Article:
The dramatically reduced level of family mediations is propped up by matters begun before April’s legal aid cuts. If no action is taken, there is much worse to come.
Here’s a metaphor for the government’s private family law mediation policy, in large part in place since April 2013 when most legal aid for private family law cases was cut. Depending on the circumstances there must be a point at which, even though an airplane’s engines have failed, the fact it’s gliding provides some element of comfort to passengers and crew.
The policy is descending, but hasn’t yet fallen out of the sky.
Unless something is done, this comparison is entirely correct, as shocking figures from a freedom of information request to the justice ministry reveal.
We knew family mediations had fallen since legal aid cuts kicked in. What was less clear was the way in which such mediations are so large a part dependent the role of a lawyer – once just about adequately funded by legal aid, now limited to a one-off fee of £150-£350.
From April till October 2013 there are just 20 instances of lawyers using public funding for ‘help with mediation claims’.
So the figures for the six months from April 2013, which already showed a drop in mediations of 51%, are in the short term propped up by matters begun prior to April 2013’s cuts. (In the 12 months preceding the cuts, lawyers made 62,390 ‘funding code’ referrals to publicly funded family mediation.)
Many have suspected or suggested that the reason for the fall in mediations might be down to the MoJ’s aim of writing lawyers out of private family law disputes – but these figures pretty much prove it. (My thanks, here, to Marc Lopatin of LawyerSupportedMediation.com for his diligence in unearthing these stats through FOI requests.)
Hence a pre-Christmas plea to Resolution-trained mediators from then-minister Lord McNally to help the MoJ raise the profile of mediation, and last week’s reannouncement of ‘mandatory’ mediation for couples headed to the divorce courts.
The latter is, in fact, nothing of the sort – only the applicant can be ‘compelled’ to attend the mediation information and assessment meeting (MIAM).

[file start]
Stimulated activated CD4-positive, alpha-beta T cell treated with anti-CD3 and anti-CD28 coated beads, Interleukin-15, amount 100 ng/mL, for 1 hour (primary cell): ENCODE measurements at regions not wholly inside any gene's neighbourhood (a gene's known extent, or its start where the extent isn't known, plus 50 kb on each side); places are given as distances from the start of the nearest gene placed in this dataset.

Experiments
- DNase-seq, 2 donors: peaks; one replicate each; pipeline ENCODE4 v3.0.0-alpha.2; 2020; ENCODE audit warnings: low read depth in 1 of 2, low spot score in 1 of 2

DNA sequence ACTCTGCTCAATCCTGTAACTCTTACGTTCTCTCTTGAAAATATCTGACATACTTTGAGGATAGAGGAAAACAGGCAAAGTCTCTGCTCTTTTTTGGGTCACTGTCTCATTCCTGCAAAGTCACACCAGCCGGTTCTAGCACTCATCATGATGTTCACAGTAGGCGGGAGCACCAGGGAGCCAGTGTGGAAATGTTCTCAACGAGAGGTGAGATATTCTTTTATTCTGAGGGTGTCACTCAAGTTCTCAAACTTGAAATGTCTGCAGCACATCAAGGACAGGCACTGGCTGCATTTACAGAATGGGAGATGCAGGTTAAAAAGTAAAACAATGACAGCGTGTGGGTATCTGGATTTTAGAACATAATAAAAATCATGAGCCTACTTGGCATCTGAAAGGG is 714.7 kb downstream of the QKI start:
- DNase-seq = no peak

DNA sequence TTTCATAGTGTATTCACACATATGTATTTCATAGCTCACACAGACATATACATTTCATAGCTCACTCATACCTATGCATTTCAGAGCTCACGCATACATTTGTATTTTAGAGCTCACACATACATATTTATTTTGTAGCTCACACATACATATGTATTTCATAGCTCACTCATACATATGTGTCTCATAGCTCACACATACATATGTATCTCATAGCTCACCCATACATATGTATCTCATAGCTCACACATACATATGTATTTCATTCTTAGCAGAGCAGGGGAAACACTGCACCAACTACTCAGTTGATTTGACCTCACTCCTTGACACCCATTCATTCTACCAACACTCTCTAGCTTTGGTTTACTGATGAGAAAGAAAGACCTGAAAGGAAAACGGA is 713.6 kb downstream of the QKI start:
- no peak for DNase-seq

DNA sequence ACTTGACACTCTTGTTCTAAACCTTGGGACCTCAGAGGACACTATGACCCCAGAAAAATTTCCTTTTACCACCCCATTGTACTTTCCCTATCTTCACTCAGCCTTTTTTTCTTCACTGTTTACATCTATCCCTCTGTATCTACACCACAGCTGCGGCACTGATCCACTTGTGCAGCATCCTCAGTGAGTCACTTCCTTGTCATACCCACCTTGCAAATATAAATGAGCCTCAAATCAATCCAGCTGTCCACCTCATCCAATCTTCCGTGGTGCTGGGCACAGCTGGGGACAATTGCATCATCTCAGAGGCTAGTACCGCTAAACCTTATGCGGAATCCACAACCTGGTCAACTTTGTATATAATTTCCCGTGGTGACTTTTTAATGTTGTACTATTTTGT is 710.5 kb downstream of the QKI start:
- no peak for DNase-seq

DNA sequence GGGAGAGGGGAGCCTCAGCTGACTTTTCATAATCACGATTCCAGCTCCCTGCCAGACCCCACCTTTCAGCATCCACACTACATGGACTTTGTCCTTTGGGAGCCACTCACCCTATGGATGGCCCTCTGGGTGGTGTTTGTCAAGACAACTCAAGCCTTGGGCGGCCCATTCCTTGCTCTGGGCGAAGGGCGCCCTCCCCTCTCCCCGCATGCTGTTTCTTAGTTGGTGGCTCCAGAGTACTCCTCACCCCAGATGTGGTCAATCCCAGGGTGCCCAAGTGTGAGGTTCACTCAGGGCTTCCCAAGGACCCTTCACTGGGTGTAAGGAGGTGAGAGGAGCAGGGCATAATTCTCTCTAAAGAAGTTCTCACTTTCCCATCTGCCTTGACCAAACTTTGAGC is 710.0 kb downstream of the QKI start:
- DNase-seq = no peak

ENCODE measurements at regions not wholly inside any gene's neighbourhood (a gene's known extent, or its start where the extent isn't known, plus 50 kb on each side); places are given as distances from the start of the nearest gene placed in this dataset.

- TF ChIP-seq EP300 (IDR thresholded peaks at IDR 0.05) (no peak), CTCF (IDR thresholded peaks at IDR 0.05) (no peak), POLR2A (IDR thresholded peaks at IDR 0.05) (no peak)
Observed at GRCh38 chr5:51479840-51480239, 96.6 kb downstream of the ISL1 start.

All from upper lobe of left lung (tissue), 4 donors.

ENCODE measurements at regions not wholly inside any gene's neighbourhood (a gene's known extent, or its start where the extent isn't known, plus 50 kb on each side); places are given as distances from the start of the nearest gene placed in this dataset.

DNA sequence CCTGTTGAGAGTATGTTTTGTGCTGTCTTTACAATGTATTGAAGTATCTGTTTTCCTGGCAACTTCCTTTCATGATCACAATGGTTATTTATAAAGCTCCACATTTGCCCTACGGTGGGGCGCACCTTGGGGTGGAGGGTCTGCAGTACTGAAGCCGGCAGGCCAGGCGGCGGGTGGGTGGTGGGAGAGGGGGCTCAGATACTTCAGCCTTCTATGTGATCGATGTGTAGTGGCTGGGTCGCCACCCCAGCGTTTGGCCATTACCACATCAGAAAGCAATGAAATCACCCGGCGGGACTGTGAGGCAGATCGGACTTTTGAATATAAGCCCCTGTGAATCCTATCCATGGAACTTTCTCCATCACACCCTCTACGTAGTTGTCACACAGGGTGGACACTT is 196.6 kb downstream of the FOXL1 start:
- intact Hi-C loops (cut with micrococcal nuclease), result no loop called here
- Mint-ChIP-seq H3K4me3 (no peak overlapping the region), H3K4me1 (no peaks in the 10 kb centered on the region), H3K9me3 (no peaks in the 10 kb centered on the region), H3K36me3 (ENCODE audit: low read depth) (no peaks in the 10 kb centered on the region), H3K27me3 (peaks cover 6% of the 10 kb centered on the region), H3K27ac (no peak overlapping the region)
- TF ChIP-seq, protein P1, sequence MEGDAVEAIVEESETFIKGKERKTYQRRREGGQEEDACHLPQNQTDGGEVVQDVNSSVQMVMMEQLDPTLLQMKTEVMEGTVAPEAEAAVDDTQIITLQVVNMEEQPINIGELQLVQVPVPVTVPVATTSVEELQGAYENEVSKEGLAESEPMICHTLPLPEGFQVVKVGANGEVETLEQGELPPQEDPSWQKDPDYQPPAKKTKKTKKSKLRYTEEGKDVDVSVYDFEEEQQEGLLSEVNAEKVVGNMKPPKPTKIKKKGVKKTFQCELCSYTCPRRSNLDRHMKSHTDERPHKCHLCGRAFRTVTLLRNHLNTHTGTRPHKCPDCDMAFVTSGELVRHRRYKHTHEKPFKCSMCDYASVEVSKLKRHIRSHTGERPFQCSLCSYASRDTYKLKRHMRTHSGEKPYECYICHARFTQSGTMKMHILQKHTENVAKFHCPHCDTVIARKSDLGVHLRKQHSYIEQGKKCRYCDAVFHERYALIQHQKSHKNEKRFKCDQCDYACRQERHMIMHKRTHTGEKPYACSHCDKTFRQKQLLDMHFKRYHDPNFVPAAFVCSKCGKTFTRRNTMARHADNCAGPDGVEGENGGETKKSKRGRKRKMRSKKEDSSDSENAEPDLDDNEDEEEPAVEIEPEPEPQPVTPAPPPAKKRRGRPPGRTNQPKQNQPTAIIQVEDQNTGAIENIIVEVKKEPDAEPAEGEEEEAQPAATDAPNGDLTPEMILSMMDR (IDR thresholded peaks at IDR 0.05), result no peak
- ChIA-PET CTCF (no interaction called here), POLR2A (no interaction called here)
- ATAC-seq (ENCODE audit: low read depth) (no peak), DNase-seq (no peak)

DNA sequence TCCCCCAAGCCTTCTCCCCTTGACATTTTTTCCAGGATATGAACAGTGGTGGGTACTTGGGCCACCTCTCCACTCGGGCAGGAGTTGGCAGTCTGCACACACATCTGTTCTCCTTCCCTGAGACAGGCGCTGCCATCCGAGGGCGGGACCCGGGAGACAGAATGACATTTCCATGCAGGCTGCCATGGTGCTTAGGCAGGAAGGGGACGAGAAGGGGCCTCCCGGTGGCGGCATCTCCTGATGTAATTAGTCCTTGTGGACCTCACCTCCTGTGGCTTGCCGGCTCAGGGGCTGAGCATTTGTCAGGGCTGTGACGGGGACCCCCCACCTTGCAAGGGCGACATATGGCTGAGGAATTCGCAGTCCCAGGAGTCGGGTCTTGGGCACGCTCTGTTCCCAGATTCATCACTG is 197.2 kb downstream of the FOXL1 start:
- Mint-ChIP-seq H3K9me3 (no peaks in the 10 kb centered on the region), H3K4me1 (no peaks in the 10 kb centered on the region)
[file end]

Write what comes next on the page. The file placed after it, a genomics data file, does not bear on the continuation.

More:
And as Lopatin tells me: ‘Making it a requirement to meet a mediator as a pre-condition for taking court action will not see a huge rebound in mediation numbers. Not only is the intervention too late in proceedings but where is the evidence that using compulsion efficiently encourages the take-up of an option where success is rooted in voluntarism and willingness?’
He points out that in 2012/13, only 12% of 75,000+ referrals to mediation ended in agreement. Of this total, over 62,000 referrals were the result of legal aid lawyers being compelled to refer their clients to mediation to satisfy funding requirements.
There may be some grim satisfaction in proving the link between lawyer-involvement and the success of mediation.
But where does that leave government policy, lawyers and, not least, divorcing couples? Currently, whoever is right, all are leaving the sky – headed ground-ward.
One small step first. McNally as good as swallowed his pride in the letter to mediators (which included a good many lawyers) asking for help – an appeal that touchingly included a plea to help with media coverage. It’s time to reflect that change of tack in a redraft of all the promotional material - money allocated to help promote mediation will otherwise be badly spent.
I’d be slow to judge lawyers who are preferring to concentrate on older funded cases rather than start on the £150 sort. It’s easy to quip that they have their heads in the sand/are in denial et cetera – but it can be difficult to plan for the long term when any change of tack will cause a possibly firm-ending cash flow problem in the short term.
Something has to happen here though.
Although they’ve had their own problems, it feels like Co-Op Legal Services’ Christina Blacklaws was right to argue that the potential size of the legal market is substantially bigger than it currently is. Communicate the value that legal advice can add for clients, give reassurances on price and payment model, and more people will find a way to pay legal fees – so the argument runs.
Viewed like that, the £150-£350 mediation fee is more like an extension of the (and advance apologies, I don’t like the phrase either) marketing budget – a chance to promote both the process of mediation, and some privately funded legal advice to the client.
After all, as Rachel Duke, head of the family department at London firm Ronald Fletcher Baker, pointed out to me – without the support of a lawyer, further down the line there may be problems with what’s agreed being unfair or unworkable.
That’s a huge communications job to do – and if right, I know the message will get through too late for many practices, work from whose older files may not stretch that far.
However this option – and the government’s policy – stand less chance of succeeding while the Ministry of Justice insists that successful private family law mediations are somehow divorced from legal advice.
Currently the whole lot is set to head towards terra firma at alarming speed.
Eduardo Reyes is Gazette features editor